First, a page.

“I am not begging, borrowing or asking for your food. I don’t represent the homeless, I’m not selling candy or selling bootleg DVDs,” he said, then paused. “I write books.”
This story made my morning. If I run into Randy on a train I’ll buy his book and get it signed. I’ll buy two and donate one to our local library.
One person selling books on a train doesn’t sound like it could have the leverage of social networking on the web but in fact, those of us who see things like this can help amplify them by acknowledgement.
The book To Kill a Mockingbird was published in 1960, this is its 50th year in print. The film was made in 1962.
Every kid has had that house in the neighborhood that your friends would dare you to knock at on Halloween. The idea that the person in that house is not a monster but a prisoner is so beautifully wrought in this book that I think you’re just totally present in it the whole time you are reading it. At that moment when she says “Hey, Boo” and her father says, “Jean Louise, this is Mr. Arthur Radley”–it doesn’t get any better than that.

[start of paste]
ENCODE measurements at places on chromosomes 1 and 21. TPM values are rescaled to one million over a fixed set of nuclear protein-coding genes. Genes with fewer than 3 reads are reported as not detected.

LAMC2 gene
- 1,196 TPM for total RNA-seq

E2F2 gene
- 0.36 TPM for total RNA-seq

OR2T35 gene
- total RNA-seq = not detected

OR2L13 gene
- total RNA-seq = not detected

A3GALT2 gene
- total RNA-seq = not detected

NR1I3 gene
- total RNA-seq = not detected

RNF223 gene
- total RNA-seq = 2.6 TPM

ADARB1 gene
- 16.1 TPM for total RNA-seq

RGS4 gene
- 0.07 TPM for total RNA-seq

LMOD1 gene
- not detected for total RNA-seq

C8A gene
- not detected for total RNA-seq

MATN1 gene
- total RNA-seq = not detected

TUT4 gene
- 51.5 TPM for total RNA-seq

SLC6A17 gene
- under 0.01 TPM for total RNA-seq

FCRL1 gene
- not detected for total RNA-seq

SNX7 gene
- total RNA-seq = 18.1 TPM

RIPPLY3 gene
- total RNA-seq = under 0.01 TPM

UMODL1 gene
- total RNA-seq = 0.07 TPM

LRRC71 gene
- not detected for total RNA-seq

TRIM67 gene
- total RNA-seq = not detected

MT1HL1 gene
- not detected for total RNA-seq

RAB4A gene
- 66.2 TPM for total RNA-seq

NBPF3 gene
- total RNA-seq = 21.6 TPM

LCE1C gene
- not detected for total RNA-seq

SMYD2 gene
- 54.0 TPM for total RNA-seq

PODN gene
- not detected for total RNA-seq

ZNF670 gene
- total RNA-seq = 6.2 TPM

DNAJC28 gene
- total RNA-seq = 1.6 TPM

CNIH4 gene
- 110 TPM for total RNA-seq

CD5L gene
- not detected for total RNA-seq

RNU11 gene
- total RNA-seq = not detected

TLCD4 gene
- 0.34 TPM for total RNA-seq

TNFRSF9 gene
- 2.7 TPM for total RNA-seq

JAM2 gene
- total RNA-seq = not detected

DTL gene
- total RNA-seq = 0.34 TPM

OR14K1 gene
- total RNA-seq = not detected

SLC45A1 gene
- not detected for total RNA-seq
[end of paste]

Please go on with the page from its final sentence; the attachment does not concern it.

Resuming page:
That scene in the movie makes me cry every time. Reading about that scene is making me tear up. It was toward the beginning of Robert Duvall’s incredible career.
To Kill a Mockingbird is an incredible book and an incredible film. If you never saw the film I highly recommend it.
Susan’s images are shot on film with homemade medium format cameras and homemade lenses, primarily made out of plastic, vintage camera parts and random household objects. Effects are created entirely IN-camera. No photoshop post-processing techniques are used to achieve effects.
This is spectacular work, both surrealistic and impressionistic at the same time. It would be wonderful to see this work in fine art print form. Might have to get to one of the galleries representing her (there’s one in Greenwich, Connecticut).
This is a nice piece on the amount of work that goes into commercial food still and video photography. I love them screwing down the pizza to make the “pull” work better. 150 people for a few seconds of video. Great stuff (the shoot video, not the pizza).
Kent, Connecticut. Walking along the Appalachian Trail north of Kent there is a grove of these huge red pines. We’ve done this hike many times and passed by these trees but today we stopped. I’m glad we did, they’re impressive.